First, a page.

Infant brain injury can occur during delivery. The risk for brain injury can depend on a variety of factors, including many conditions that are common in the United States. When an infant is born, the child’s head is the first body part to enter the maternal birth canal. As a result, the infant’s head experiences more intense pressure than the rest of the child’s body during the birthing process. The additional pressure placed on the fetal head can result in swelling or bruising, which may lead to more severe fetal brain injuries.
Types of Brain Injuries
Infant brain injuries can range from mild to severe. While some brain injuries only cause temporary damage, pain, or discomfort for the child, other brain injuries result in permanent damage. This permanent damage that results from fetal brain injury during delivery may cause mobility, communicative, or cognitive problems for the rest of the child’s life.
Cephalohematoma is a medical condition where the infant is bleeding beneath his or her cranial bones. This may occur as a result of birth complications or infant head injury. The bruising that results typically appears within hours after the delivery, and a lump may form on the newborn baby’s head at the location of the cephalohematoma. If the infant’s body reabsorbs the blood trapped beneath the cranial bones after this injury, more severe brain injury complications may occur.
Delivery-induced cephalohematomas vary in size. Depending on the cephalohematoma’s size, it may require two weeks to three months for the brain injury to fully heal. In serious cases of birth-induced cephalohematoma, the area of cranial bleeding may be very large. This can result in jaundice for the infant, as the baby’s red blood cells break down and begin to harm the infant’s liver during the healing process.
Negligent Use of Surgical Forceps
Childbirth may cause intense pressure on the infant’s facial nerves. This is a natural result of babies being birth head-first though the maternal birth canal. However, surgical forceps misuse can place very specific and severe pressure on the baby’s cranial region. As a result, negligent use of surgical forceps can lead to facial and cranial nerve injury for the baby. This nerve damage may be temporary or permanent. The determining factor of the degree in cranial nerve damage is the doctor’s prompt and accurate response to the suspected brain injuries.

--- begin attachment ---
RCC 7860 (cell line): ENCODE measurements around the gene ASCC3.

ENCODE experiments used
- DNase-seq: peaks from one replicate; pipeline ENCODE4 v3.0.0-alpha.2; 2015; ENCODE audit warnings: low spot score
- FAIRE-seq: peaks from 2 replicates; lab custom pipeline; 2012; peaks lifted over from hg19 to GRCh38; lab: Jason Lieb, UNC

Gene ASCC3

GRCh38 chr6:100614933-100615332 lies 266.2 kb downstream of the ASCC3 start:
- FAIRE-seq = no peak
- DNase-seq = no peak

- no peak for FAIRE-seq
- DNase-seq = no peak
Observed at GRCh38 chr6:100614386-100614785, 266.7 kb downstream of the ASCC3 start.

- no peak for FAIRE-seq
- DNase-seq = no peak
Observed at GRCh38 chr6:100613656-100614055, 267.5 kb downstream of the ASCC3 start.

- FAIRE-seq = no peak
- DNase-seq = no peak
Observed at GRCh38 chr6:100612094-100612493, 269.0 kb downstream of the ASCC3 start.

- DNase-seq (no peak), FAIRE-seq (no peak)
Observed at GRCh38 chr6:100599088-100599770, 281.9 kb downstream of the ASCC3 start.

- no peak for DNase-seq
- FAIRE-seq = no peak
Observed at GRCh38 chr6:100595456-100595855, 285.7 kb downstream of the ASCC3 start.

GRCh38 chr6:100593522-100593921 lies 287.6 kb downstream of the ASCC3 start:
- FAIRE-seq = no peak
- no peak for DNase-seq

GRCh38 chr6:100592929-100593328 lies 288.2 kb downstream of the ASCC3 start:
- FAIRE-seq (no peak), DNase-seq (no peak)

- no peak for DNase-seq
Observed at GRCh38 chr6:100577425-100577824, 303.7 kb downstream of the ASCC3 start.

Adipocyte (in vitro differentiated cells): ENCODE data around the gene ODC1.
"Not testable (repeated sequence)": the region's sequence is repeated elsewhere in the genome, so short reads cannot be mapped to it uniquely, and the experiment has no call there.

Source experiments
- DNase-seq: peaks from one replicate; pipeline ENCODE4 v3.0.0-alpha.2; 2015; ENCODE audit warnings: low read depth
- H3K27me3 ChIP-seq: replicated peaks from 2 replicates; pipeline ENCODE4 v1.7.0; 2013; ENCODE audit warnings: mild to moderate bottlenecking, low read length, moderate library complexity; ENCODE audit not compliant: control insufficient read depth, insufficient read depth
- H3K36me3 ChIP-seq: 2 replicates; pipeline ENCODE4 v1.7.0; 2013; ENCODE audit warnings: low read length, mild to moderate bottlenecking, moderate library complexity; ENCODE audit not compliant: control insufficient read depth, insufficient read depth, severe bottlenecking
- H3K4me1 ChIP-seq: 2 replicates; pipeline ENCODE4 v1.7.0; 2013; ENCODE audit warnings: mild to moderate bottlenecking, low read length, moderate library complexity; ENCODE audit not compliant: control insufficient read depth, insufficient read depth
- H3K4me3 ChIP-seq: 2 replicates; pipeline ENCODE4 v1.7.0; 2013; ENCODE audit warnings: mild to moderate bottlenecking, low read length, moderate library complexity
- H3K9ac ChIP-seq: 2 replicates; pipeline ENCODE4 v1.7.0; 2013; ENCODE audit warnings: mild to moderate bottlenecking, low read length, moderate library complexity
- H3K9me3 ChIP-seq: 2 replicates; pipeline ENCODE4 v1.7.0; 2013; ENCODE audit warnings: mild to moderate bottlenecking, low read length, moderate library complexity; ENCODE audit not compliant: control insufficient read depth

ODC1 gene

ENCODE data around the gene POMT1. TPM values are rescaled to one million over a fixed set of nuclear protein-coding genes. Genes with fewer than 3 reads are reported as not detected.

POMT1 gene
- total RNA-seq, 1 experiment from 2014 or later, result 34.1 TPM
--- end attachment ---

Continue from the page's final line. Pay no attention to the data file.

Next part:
Facial Nerve Damage
Facial nerve damage may occur as the result of forceps misuse during delivery. This condition may lead to serious muscle weakness on one side, or both sides, of the baby’s face. Facial muscle weakness can lead to temporary or permanent facial paralysis. The face may become immobilized and the child’s eyes may not open or close fully.
Facial nerve damage will cause facial abnormalities and problems with facial symmetry. This type of cranial injury requires multiple medical treatments and weeks to recover. However, many children do recover from this form of nerve damage.
Scalp Tissue Swelling
During birth, bone fractures may occur on or near the baby’s cranial region. For example, the infant may suffer from a broken collarbone after an extremely arduous delivery. This can cause swelling in the surrounding regions. “Caput succedaneum” is the medical term used to describe temporary swelling of the baby’s soft scalp tissues. This is a direct result of a long labor and delivery; however, infant scalp tissue swelling usually heals completely within a few months of the birth brain injury.
Additional Birth Nerve Damage
Additional birth brain injuries may occur as a result of hypoxia, or lack of oxygen for the fetus, and direct nerve damage. Hypoxia can lead to permanent, life-long brain nerve damage and disorders such as cerebral palsy. Direct nerve damage may occur through bruising or scarring around the infant’s cranial region and brachial plexus. This can leads to Erb’s palsy or Klumpke’s palsy. Fetal distress may cause inhalation of amniotic fluid and meconium, resulting in meconium aspiration syndrome. Finally, bacteria and germs that the infant may come into contact with at the hospital shortly after delivery may result in severe conditions, such as meningitis.
“Cephalohematoma.” Newborn Nursery at LPCH. <http://newborns.stanford.edu/PhotoGallery/Cephalohematoma1.html>.
Huang, Benjamin, and Mauricio Castillo. “Hypoxic-Ischemic Brain Injury: Imaging Findings from Birth to Adulthood.” RadioGraphics: The Journal of Continuing Medical Education in Radiology. 2013. <http://radiographics.rsna.org/content/28/2/417.full>.